Wait a minute! You mean this is a romance story?
Do characters pluck along? Find burnable wood? Know how to make a fire? Find shelter?
Acceptable premise, marred by ludicrous love story. Unless L-O-V-E is your thing.

^ The Dog

Yeah, how about that canine?
The females I watched this with were distracted during the film.
“What’s going to happen with that dog?” “They better not kill that dog!” “Omigod, the dog ran off!”
Me - “Look, two humans are half dead from starvation and hunger. Not Fido, though, bounding all over the snow like that white stuff is cocaine.”
Mr Dog, obviously not a method actor.


Midnight In Paris - 2011 - 8/10

Quietly dazzling film, where banality glides into fantasy.
Owen Wilson plays man out of step with his time, and of no value to his future in-laws.
When his fiancée’s old flame surfaces, Wilson prowls a bygone lane.
And finds himself stumbling into an inventive slip stream.
Literary in-jokes abound. and the MacGuffin conveyance is a wonderful touch.
Allen has done this before, notably The Purple Rose Of Cairo.
Slightly less accessible, perhaps, if you are weak on literary references.
More accessible, however, if 30’s homages from The Purple Rose Of Cairo perplex you.
Photography of Paris is ravishing.


The Phantom - 2009 - 4/10

On the shelf, this film, which I just heard about, looked godawful.
Of course I grabbed it.
Turned out to be a two part mini series. Busted pilot that never got picked up.
Lots of mistakes for an action film. The action being mostly chases. Running, running, more running.
The main character was an irritating clone of Hayden Christensen’s version of Anakin Skywalker.
The new uniform made him look more like a visitor from planet Womble.
Billy Zane tried to reboot this ancient strip back in 1996. His version was 70 minutes shorter than this runfest.
The Phantom, The Shadow, Flash Gordon, icons from the 1930’s, have resisted modern updating.
OK sets. Zzzzzzzz


Ladies and Gentlemen, The Fabulous Stains - 1982 / 2008 - 5/10

Obscure, punk flick that played in a few theaters, then disappeared until 2008.
Young Diane Lane leads the Stains, a punk girl group, with Laura Dern.
The group begins ragged (not exactly the Runaways), improves as they lose credence, wind up glossy MTV icons.
A fading, headlining 60’s group features Fee Waybill (The Tubes).
A rival opening act has Paul Cook & Steve Jones (Sex Pistols), and Paul Simonon (Clash).
Not a bad movie, though the background story of the film itself is far more compelling.


Hermann Goering: Nazi Number One - 2006 - 7/10

In depth biography of Reichsmarschall Goering, head of the Luftwaffe.
Childhood, member of Von Richthofen’s Flying Circus during World War I, eventually the smiling, genial face of the Nazi party, the one the common folk could relate to.
Loaded with details: his first marriage, his foot dragging regarding European war, morphine addiction, his retreat into dreams once the war soured.
A more ordinary soul, dishonest with sympathetic points, in the midst of clinical architects of the new order.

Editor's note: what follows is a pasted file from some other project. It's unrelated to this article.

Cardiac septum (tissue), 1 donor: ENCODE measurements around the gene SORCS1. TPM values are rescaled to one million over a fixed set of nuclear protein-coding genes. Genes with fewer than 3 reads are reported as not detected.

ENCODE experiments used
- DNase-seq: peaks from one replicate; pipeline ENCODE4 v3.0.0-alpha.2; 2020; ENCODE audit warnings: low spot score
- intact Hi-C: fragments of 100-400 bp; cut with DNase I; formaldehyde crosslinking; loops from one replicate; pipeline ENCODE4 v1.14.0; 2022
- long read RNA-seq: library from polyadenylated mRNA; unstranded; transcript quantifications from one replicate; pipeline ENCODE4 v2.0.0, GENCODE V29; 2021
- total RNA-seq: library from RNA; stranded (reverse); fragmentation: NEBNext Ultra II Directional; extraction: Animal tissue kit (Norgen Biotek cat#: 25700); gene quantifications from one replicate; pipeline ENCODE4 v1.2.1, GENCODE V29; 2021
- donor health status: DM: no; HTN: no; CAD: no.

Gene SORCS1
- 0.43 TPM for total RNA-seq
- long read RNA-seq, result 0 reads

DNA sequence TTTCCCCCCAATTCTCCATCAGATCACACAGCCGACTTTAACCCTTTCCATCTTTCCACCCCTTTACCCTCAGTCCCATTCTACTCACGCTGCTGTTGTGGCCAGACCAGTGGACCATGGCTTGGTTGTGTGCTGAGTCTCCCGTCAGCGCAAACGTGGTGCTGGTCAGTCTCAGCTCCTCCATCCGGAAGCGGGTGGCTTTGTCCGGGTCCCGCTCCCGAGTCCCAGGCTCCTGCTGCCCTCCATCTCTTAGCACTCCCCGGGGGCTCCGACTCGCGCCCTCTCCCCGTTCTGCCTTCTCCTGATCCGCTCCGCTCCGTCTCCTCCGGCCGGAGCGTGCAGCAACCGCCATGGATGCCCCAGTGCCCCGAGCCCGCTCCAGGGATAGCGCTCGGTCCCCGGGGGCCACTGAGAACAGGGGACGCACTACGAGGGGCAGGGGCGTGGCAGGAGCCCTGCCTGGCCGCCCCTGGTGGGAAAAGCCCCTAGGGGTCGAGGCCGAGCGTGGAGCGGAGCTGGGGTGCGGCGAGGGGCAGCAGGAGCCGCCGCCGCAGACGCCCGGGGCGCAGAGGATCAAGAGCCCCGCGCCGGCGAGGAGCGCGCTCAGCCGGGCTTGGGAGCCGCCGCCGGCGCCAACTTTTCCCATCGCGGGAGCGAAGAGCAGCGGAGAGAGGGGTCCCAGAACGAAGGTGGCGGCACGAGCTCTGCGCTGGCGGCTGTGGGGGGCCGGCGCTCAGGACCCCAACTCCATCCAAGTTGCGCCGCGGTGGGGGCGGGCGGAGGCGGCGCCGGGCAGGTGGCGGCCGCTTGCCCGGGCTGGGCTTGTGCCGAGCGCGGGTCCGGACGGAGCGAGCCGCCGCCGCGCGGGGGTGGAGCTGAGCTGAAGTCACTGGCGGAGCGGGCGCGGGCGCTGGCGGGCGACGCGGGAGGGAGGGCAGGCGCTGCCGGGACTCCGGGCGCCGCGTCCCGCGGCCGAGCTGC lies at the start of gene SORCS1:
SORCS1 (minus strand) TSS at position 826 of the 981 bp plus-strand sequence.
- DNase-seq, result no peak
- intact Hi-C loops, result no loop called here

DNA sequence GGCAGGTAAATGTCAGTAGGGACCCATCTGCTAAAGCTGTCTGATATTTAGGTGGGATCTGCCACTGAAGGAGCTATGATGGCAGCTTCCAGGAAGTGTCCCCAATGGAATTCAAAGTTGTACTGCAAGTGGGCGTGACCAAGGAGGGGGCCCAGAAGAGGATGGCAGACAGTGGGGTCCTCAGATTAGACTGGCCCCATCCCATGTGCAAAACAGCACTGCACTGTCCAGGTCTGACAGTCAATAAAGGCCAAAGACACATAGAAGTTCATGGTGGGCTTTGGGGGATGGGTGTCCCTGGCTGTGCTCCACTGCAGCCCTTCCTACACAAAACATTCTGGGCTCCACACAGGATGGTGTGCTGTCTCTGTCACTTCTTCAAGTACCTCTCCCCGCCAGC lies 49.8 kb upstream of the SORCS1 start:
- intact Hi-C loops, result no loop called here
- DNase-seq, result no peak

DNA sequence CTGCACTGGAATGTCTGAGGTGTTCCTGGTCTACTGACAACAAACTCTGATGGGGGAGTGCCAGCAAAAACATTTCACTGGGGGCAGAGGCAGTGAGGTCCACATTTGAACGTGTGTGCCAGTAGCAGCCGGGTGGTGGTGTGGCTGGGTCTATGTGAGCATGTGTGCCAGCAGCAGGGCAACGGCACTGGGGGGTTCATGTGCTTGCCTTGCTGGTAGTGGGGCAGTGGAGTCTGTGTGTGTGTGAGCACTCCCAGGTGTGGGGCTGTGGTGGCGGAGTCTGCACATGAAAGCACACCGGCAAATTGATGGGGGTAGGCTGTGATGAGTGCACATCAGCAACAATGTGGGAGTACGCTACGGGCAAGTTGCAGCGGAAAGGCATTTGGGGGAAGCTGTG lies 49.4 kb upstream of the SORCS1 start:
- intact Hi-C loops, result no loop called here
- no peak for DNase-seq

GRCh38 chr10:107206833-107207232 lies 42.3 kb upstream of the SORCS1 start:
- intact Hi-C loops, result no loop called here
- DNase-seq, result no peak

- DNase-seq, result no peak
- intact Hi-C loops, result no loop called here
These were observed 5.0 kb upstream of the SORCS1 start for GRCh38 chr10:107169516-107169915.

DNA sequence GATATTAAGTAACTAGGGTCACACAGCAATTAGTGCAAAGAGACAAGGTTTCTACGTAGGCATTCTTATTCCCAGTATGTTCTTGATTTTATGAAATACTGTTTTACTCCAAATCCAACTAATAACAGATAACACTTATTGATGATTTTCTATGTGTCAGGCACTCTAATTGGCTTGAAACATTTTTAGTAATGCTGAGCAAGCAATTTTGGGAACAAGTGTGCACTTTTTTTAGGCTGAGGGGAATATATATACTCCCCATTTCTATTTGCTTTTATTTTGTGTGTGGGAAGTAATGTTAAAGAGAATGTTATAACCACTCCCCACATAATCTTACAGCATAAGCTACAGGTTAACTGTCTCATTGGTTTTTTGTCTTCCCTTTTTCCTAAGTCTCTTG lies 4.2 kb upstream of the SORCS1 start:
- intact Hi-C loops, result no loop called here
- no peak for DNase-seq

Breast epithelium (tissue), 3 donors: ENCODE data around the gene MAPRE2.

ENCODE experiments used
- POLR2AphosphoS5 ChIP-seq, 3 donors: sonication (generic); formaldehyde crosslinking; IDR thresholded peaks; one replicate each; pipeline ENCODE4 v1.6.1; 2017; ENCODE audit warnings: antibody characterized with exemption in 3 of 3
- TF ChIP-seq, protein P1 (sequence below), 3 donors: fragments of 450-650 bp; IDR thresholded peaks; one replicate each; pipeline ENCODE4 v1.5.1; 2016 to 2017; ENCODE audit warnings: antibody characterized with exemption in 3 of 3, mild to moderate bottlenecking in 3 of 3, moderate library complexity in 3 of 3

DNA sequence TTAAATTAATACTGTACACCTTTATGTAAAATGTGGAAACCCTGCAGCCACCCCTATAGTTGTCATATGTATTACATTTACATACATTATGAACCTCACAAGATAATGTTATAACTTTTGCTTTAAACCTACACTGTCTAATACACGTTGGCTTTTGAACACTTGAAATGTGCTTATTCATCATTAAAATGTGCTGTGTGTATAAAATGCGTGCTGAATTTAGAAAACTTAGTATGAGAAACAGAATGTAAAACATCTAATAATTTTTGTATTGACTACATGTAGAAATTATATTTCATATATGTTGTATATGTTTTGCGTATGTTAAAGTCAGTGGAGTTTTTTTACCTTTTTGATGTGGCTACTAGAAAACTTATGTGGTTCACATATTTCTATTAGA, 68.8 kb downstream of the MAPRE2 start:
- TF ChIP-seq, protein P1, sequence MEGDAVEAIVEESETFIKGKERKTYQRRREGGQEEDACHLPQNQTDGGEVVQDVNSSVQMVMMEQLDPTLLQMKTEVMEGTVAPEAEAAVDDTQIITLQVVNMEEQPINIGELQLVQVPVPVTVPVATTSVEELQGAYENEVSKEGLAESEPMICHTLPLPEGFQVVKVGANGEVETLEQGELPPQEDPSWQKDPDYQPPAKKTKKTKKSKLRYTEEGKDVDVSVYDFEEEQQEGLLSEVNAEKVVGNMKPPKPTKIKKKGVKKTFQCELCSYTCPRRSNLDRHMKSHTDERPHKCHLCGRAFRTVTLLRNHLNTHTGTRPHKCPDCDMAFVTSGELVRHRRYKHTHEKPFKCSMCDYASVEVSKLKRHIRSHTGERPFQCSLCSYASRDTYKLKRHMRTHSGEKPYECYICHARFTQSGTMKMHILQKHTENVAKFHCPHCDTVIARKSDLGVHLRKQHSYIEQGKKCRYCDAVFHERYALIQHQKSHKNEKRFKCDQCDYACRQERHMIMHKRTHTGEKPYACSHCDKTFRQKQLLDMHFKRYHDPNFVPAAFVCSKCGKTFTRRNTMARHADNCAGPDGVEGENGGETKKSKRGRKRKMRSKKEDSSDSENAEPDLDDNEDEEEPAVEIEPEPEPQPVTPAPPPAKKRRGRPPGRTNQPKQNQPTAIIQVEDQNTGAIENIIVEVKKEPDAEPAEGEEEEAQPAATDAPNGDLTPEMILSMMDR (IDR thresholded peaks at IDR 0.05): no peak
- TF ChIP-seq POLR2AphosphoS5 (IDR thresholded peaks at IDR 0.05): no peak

A wealth of his home movies were unearthed for this doc, which should pique the interest of history buffs.


Cloverfield Paradox - 2018 - 4/10

I suspected I would not like this, and fifteen minutes in I was rolling my eyes.
To be blunt, I don’t care for Mr. Abrams. To me, he is the Michael Bay of this generation, pandering to the LCD.
Anyway …
Planet Earth has almost run out of energy. Solar, wind, geothermal, nuclear, never panned out, I guess.
Science types construct a big ole generator up in space to power humanity.
Once tests begin, things go haywire.
The crew immediately holler, point and explode emotionally. Sorry, no rational types aboard. (sorta like airline cockpits where pilots point and scream, “What’s that light? We’re gonna die!! Mommy!! Mommy!!”)
Crew members also run all over the station. Hey, ain’t space supposed to be weightless? Reference Gravity or Interstellar or The Expanse. Nonetheless, the producer obviously thinks running is cool.
The plot involves alternate dimensions and the “cloverfield” connection is garbage.
Reviews have been dismal. Believe them. I wanted something spacey … and got space poop.


The Story Of Temple Drake - 1933 - 7/10

Southern belle, Temple, is the gorgeous granddaughter of the local judge
She is pampered, spoiled, and a wild thing. Both her parents are dead.
Temple dates, parties, runs free. To men, she is cocktease. For everyone else, endless gossip.
Dashing from a drunken party, she’s in a car crash out in the boondocks.
Rescue comes from bootleggers and gangsters.
Hard men, who know how to pluck a ripe flower.

Adaptation of Faulkner’s - one might think unfilmable - “Sanctuary,” still packs a jolt.
Audiences in the 30’s must have been floored by this lurid, tawdry affair.
For yes, Temple’s assault is only the beginning of her descent into the ways of the world.
The cinematography by Karl Struss, replete with dark shadows and slashed lighting, is stunning.


The Student - 2016 - 7/10
AKA - (M)uchenik

Russian male student refuses to participate in high school swimming class.
Hauled before school administrators, he declares the bikini clad females are an affront to Biblical teaching.
What teaching? His mother beside him wonders. She works three jobs, they do not attend church.
No matter. He carries the day and is exempt from swim class and girls are ordered to wear one piece suits.
Next, he escalates confrontations with teachers, his mother, priests, any who might buckle.
Unpleasant, uncompromising story of someone claiming moral authority to seize control.
Stage roots show after a bit, but acting is uniformly excellent.
I detested most characters: the disrupter, the obsessed, the weaklings.